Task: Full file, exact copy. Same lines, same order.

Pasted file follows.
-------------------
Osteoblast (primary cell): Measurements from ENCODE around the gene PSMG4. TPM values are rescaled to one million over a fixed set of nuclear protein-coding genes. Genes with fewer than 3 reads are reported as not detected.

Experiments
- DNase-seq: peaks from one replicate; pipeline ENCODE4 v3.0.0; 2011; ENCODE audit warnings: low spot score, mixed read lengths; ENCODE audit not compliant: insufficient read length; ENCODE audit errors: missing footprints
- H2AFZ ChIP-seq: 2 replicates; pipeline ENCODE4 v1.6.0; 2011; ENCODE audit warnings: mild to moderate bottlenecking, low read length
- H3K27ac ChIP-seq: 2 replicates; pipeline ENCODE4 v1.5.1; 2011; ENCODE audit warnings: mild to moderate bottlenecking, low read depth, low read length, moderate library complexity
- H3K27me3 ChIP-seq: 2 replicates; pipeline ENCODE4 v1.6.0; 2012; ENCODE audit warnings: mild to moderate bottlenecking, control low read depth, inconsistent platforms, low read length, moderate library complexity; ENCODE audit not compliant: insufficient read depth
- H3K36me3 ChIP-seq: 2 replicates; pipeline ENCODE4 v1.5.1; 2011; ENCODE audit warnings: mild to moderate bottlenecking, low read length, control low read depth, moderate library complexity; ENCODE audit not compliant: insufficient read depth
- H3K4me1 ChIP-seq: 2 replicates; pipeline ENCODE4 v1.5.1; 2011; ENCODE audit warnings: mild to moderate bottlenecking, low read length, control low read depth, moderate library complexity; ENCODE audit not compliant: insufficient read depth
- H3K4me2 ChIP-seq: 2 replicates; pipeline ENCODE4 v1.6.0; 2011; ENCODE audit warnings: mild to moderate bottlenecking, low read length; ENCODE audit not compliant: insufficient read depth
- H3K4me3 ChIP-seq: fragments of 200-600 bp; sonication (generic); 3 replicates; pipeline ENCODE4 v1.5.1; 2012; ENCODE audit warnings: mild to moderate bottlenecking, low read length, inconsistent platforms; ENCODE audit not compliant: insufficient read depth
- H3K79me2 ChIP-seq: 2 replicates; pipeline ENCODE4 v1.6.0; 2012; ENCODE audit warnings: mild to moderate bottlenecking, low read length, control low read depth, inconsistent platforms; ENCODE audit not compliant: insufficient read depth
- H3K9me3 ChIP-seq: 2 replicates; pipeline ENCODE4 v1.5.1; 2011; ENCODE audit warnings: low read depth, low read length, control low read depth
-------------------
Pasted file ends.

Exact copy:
Osteoblast (primary cell): Measurements from ENCODE around the gene PSMG4. TPM values are rescaled to one million over a fixed set of nuclear protein-coding genes. Genes with fewer than 3 reads are reported as not detected.

Experiments
- DNase-seq: peaks from one replicate; pipeline ENCODE4 v3.0.0; 2011; ENCODE audit warnings: low spot score, mixed read lengths; ENCODE audit not compliant: insufficient read length; ENCODE audit errors: missing footprints
- H2AFZ ChIP-seq: 2 replicates; pipeline ENCODE4 v1.6.0; 2011; ENCODE audit warnings: mild to moderate bottlenecking, low read length
- H3K27ac ChIP-seq: 2 replicates; pipeline ENCODE4 v1.5.1; 2011; ENCODE audit warnings: mild to moderate bottlenecking, low read depth, low read length, moderate library complexity
- H3K27me3 ChIP-seq: 2 replicates; pipeline ENCODE4 v1.6.0; 2012; ENCODE audit warnings: mild to moderate bottlenecking, control low read depth, inconsistent platforms, low read length, moderate library complexity; ENCODE audit not compliant: insufficient read depth
- H3K36me3 ChIP-seq: 2 replicates; pipeline ENCODE4 v1.5.1; 2011; ENCODE audit warnings: mild to moderate bottlenecking, low read length, control low read depth, moderate library complexity; ENCODE audit not compliant: insufficient read depth
- H3K4me1 ChIP-seq: 2 replicates; pipeline ENCODE4 v1.5.1; 2011; ENCODE audit warnings: mild to moderate bottlenecking, low read length, control low read depth, moderate library complexity; ENCODE audit not compliant: insufficient read depth
- H3K4me2 ChIP-seq: 2 replicates; pipeline ENCODE4 v1.6.0; 2011; ENCODE audit warnings: mild to moderate bottlenecking, low read length; ENCODE audit not compliant: insufficient read depth
- H3K4me3 ChIP-seq: fragments of 200-600 bp; sonication (generic); 3 replicates; pipeline ENCODE4 v1.5.1; 2012; ENCODE audit warnings: mild to moderate bottlenecking, low read length, inconsistent platforms; ENCODE audit not compliant: insufficient read depth
- H3K79me2 ChIP-seq: 2 replicates; pipeline ENCODE4 v1.6.0; 2012; ENCODE audit warnings: mild to moderate bottlenecking, low read length, control low read depth, inconsistent platforms; ENCODE audit not compliant: insufficient read depth
- H3K9me3 ChIP-seq: 2 replicates; pipeline ENCODE4 v1.5.1; 2011; ENCODE audit warnings: low read depth, low read length, control low read depth